Extreme fatigue, nausea, chest tightness, severe headaches, “brain fog” and limb pains are among the recurring symptoms described by some sufferers of Covid-19 for weeks – and even months – after their diagnosis.
They call themselves “long-haulers” and their symptoms persist long after the 14-day period that’s officially said to be the average length of the illness.
There are calls for both health professionals and employers to recognise that some people will take a lot longer than two weeks to recover.
“It’s the weirdest thing I’ve ever experienced,” Helen Calder, from Liverpool, told BBC health correspondent Dominic Hughes.
Nearly four months after she and her family caught the virus, and after needing hospital treatment twice, she still experiences a relapse roughly every two weeks where she is hit by debilitating fatigue, nausea, headaches and limb pain.
Her doctors have diagnosed post viral fatigue and she says any small over-exertion while she is feeling well can set her back for days at a time.
A very brief runaround with her young daughter during a family outing left her back in bed for days afterwards, completely exhausted.
Donna McCulloch, from Winchester, was diagnosed by her GP on 23 March – she did not have a test – but says she was at her worst seven weeks later.
“The whole of April and most of May were an absolute wipe-out,” she says. “Everybody was saying it was 14 days, and I just didn’t get better. By week six I was panicked.”
Concerned about a secondary infection, her doctors prescribed antibiotics, which she says made her feel even worse.
Donna now finally thinks she is on the mend: “I’m not where I was – but I’ve done everything I can to get myself get back on track.”
Donna and Helen are far from alone.
Thousands of people are sharing stories of their prolonged battle with Covid-19, using hashtags and joining Facebook groups like the Long Covid Support Group, which has more than 5,200 members.
Data from the Covid Symptom Study app, downloaded more than three million times, suggests a “significant number” of people report symptoms for a month. One in 10-20 report it for longer than that, says genetic epidemiologist Prof Tim Spector, who came up with the app idea.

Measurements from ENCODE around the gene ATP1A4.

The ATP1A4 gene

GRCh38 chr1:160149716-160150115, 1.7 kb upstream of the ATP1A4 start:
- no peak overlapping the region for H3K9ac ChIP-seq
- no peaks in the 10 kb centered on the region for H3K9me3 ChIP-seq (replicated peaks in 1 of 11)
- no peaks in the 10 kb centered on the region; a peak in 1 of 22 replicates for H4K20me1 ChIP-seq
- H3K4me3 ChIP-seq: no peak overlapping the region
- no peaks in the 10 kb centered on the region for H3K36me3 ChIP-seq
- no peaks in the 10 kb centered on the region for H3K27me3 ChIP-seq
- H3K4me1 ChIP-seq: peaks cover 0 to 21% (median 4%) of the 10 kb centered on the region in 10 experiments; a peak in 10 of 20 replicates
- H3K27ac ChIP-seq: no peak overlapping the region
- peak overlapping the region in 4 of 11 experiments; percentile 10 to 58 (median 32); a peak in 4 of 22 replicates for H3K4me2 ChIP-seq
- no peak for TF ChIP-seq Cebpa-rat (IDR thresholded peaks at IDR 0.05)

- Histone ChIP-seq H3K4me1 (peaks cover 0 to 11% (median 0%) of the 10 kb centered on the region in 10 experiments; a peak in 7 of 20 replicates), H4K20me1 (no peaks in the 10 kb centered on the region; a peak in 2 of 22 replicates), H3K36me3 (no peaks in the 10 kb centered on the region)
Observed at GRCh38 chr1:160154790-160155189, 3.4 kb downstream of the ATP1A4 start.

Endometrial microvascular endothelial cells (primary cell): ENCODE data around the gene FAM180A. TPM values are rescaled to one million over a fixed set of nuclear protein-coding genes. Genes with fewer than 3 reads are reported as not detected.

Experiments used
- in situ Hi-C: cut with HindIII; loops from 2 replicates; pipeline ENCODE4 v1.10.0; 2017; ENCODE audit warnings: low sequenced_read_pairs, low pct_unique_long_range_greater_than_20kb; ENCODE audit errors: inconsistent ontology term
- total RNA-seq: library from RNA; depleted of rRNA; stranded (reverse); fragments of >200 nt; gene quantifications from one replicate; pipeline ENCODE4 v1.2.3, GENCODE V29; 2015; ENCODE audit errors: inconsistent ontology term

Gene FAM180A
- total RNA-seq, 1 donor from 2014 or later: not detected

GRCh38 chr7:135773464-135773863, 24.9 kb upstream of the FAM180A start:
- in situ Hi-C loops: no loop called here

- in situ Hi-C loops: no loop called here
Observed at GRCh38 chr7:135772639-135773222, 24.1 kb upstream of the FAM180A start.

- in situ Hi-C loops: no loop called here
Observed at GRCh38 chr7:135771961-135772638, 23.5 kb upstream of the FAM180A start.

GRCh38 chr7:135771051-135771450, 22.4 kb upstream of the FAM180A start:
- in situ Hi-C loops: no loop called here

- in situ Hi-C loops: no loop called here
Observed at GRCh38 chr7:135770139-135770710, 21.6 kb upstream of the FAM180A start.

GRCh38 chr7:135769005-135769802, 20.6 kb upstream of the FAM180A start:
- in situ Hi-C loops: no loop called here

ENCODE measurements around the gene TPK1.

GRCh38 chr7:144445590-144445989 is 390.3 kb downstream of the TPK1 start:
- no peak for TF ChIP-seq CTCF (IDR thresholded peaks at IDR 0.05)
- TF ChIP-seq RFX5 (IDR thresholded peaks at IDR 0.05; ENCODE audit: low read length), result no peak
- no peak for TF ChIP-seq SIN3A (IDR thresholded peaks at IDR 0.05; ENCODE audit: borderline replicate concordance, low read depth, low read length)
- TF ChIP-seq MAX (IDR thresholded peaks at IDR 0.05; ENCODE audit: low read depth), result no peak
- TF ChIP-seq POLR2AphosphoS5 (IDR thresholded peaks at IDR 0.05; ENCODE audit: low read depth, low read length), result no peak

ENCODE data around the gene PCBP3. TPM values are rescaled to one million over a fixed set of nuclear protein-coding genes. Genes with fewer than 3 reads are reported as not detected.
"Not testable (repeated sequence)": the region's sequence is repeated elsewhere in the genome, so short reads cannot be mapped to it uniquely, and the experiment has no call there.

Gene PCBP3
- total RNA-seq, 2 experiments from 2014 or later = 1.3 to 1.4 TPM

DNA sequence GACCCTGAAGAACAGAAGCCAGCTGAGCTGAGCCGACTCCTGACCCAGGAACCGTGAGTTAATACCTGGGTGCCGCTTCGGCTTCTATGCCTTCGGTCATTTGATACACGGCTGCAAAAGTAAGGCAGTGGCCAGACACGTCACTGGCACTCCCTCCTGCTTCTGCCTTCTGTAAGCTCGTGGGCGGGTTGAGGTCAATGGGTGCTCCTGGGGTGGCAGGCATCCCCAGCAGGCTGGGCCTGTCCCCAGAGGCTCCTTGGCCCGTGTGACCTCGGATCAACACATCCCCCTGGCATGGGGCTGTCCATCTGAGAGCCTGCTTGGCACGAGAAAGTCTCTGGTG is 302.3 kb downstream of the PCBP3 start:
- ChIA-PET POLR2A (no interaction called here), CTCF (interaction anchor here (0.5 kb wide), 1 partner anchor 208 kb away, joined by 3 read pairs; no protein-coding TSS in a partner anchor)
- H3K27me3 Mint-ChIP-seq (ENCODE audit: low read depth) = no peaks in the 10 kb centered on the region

“When this started, everyone assumed it was like the flu, it would all be over in a week and a few people would end up in hospital and either recover or have problems,” he says.
“And we now know from people logging onto the app every day that there is a significant proportion of people who have problems lasting not just the average… but over a month.”
Dr Jake Suett, an intensive-care doctor in Norfolk, who was himself ill for several weeks, wrote an open letter calling on the government to push for more research into long-haul symptoms, and also to raise awareness among not only health professionals but also employers, who may see their staff off work for longer than two weeks.
“These patients may require financial help, and their employers need to have a realistic expectation for the time it will take them to recover,” he wrote.
The issue has since been raised separately in parliament, and NHS England has just launched a new service to help people deal with the long-term effects of coronavirus.
The government has also announced an £8.4m study into the long-term impact on health. But Dr Suett has not yet had a response.
So what is going on?
Long-term consequences also affect some people who experience other chronic respiratory illnesses, including viral pneumonia in various forms, says Dr Michael Head, an epidemiologist at the University of Southampton.
It’s difficult to pin down whether there are more or less people affected in the case of Covid-19, because existing studies into other conditions give inconsistent results. But Dr Head says the variety of its symptoms could be more unusual.
“What may well be different with Covid-19 is the sheer range of observed long-term health consequences.”
The tiredness, “brain fog” and lingering loss of taste and smell that many long-haulers report has led some to ask whether the virus actually attacks the brain.
“It’s not yet fully known as to how these symptoms come about, for example whether the virus has an indirect effect on the nervous system, or whether it can pass through the blood-brain barrier and affect the brain directly,” says Dr Head.
“It is certainly very clear that the virus does affect many parts of the body beyond the lung.”
Prof Paul Garner from the Liverpool School of Tropical Medicine is an epidemiologist who has been studying his own post-Covid19 long-haul journey since he first fell ill on 19 March.
He describes his condition now as being like Chronic Fatigue Syndrome (CFS) or ME.
He says some sufferers think their condition must be psychological, because they can’t believe they are experiencing such intense symptoms for such a long time.
“They think, ‘I can’t be going through this, this is too strange. I must be having a mental breakdown’,” he says.
“I’ve spoken to general practitioners who think they are undergoing a nervous breakdown. But, actually, they’ve just got symptoms of the disease.”
Ultimately complete rest is crucial to eventual recovery, Prof Garner says – but many people will feel unable to do that, either for financial or family reasons, or both.
“If you don’t give the body time to heal, it kicks you back,” he says.
“Rushing back into work because you have to is more likely to make you ill again and likely to delay your recovery, and people haven’t thought this through, I think.”